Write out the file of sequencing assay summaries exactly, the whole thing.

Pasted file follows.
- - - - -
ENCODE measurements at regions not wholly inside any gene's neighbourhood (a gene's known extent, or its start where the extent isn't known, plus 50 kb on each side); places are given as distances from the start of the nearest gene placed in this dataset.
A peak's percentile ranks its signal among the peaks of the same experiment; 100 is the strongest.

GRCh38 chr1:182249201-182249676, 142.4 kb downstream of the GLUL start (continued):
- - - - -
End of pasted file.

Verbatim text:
ENCODE measurements at regions not wholly inside any gene's neighbourhood (a gene's known extent, or its start where the extent isn't known, plus 50 kb on each side); places are given as distances from the start of the nearest gene placed in this dataset.
A peak's percentile ranks its signal among the peaks of the same experiment; 100 is the strongest.

GRCh38 chr1:182249201-182249676, 142.4 kb downstream of the GLUL start (continued):